Cloud storage companies like Box have made it a lot faster and easier to move files around the enterprise and make sure everyone is looking at the same version of data. Now, Box is taking that data and adding intelligence to make it easier to find, sort, and connect with other files to streamline business processes.
On Wednesday, the company announced "Box Skills" as well as the "Box Skills Kit" for developers, both of which will arrive in public beta in "early 2018," according to Jeetu Patel, Chief Strategy Office at Box.
SEE: Big data policy (Tech Pro Research)
Fundamentally, Skills takes advantage of the massive amount of work being done in artificial intelligence and machine learning by IBM Watson, Microsoft Azure, and Google Cloud Platform and puts their APIs to work on enterprise data.
"What we've done is we've built this Box Skills framework that takes those algorithms and applies them to the content in Box," said Patel.
That's significant since Box is used by 56% of the Fortune 500 and has over 55 million users, over 75,000 business customers, and over 100,000 developers in its community.
SEE: How to Automate the Enterprise (a ZDNet and TechRepublic special report)
Using existing APIs, some of the functionality that Skills will enable include:
- Image intelligence
- Video intelligence
- Audio intelligence
- Topic extraction
- Sentiment analysis
- Handwriting detection
- Intelligent security
- Entity analysis
- Image labels
- Concept detection
For example, see the image below where the Image Intelligence skill has extracted metadata on the image (Tags) and made the text in the image searchable (Image Text). This is powered by the Google Vision API (see ZDNet story).
Another example is the MP3 file below from a customer service call. This one "chains" two skills together for a higher level of business process automation. It uses the IBM Watson Audio Transcription skill to turn the contents of the audio file into text and provide metadata on the subject of the call. And, it also uses the IBM Watson Sentiment Analysis skill to analyze and visualize the emotional state of the caller (happy, excited, agreeable, frustrated) at various points during the conversation.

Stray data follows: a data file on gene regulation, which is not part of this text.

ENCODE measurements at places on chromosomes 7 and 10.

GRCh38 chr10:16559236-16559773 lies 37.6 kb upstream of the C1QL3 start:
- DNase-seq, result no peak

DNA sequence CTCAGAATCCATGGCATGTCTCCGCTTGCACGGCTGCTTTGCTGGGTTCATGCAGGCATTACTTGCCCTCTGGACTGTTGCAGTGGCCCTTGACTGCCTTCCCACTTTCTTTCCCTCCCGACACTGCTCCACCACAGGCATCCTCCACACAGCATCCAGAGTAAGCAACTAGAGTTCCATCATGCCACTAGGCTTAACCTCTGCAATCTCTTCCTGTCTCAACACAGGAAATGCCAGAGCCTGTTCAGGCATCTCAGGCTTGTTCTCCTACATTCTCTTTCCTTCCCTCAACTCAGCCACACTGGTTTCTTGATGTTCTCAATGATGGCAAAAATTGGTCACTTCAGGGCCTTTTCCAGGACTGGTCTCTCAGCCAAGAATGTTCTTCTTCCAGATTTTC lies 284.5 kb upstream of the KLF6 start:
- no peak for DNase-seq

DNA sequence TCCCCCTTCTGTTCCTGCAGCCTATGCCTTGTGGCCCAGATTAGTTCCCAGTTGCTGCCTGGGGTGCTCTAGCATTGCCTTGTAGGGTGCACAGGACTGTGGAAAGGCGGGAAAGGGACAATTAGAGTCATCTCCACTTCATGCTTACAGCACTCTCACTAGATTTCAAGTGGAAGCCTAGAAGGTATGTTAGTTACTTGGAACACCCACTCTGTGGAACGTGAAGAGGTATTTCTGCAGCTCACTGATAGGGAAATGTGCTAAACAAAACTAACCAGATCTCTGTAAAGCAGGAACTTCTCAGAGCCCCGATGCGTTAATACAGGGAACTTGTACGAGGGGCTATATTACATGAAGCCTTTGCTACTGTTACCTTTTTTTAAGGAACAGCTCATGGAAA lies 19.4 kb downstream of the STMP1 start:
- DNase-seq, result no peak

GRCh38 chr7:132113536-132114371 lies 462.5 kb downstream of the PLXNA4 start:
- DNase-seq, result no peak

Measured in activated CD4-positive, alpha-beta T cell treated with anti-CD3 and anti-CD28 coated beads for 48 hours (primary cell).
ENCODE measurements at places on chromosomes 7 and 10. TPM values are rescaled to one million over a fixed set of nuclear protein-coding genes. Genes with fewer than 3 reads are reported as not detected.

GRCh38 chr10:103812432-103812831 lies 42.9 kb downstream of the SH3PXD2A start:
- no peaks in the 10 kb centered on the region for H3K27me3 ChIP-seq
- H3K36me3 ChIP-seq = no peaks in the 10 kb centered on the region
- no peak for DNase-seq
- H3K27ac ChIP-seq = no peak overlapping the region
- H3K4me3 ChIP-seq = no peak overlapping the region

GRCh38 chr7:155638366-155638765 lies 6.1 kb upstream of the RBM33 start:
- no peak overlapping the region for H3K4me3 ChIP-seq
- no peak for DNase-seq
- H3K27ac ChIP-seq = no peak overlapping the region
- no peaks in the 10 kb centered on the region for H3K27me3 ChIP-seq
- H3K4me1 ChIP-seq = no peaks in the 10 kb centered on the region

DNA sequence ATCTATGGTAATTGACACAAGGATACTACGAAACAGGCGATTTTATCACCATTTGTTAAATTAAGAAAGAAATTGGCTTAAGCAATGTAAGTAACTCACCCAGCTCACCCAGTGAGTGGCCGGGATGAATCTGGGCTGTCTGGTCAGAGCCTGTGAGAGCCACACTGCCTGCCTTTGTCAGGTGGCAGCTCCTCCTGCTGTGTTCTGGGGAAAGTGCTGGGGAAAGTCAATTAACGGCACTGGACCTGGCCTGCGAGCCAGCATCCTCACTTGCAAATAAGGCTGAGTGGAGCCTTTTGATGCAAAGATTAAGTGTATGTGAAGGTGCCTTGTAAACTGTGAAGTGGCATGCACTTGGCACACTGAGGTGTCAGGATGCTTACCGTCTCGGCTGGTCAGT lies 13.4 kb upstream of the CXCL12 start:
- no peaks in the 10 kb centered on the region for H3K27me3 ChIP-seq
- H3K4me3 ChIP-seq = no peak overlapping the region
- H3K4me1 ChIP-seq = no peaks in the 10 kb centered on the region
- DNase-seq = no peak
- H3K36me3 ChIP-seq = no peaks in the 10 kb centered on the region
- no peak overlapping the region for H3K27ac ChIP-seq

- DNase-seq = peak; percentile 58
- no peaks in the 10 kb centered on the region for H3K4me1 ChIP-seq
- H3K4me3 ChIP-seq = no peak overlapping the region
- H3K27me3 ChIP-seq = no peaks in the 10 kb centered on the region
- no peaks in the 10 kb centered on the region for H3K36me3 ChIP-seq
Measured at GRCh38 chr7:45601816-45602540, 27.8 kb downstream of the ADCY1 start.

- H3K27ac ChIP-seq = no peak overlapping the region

Box Skills can also use other APIs beyond just those from IBM, Microsoft, and Google. Patel gave the example of third party machine learning tools such as form extraction. This could be used to take a document in Box and automate the process of employee onboarding or a loan application—to eliminate manual data entry and drive a digital transformation project.
According to Patel, it's these kinds of workflows that Box customers are automating. Others include:
- Background checks
- Customer service
- Meeting transcription
- Contact management
- Expense reports
- Claims management
- Inventory management
- Marketing collateral
- Team collaboration
- Creative processes
However, Patel said that the choice of whether or not to activate these Skills on files in Box—and which files—will always remain in the control of the Box customer, in order to protect the customer's security and privacy models.
"We want to make sure that the customer has a choice of when they can go out and choose an algorithm that can be applied to a certain set of content that they might have within their instance of Box," said Patel.
On Wednesday, Box didn't reveal how much Box Skills will cost, but it won't be free.
"There will be an extra charge for Skills," Patel said. "Exactly how that will come into effect, we'll do that when we get closer to the launch date. We're learning what the patterns of use are before we come out with a definitive guide on pricing. But this will be a paid service."
- Box adds Google Cloud Vision integration, using machine learning to improve asset management (TechRepublic)
- Box rolls out pre-built components for Box Platform (ZDNet)
- Box aims to drive customer cloud migration with desktop app Box Drive (ZDNet)
- 6 tips for integrating AI into your business (TechRepublic)
- Top 5: Alternatives to centralized cloud services (TechRepublic)
- As enterprise security concerns grow, a tailwind emerges for Box (ZDNet)
Jason Hiner has nothing to disclose. He doesn't hold investments in the technology companies he covers.
Jason Hiner is Global Editor in Chief of TechRepublic and Global Long Form Editor of ZDNet. He's co-author of the book, Follow the Geeks.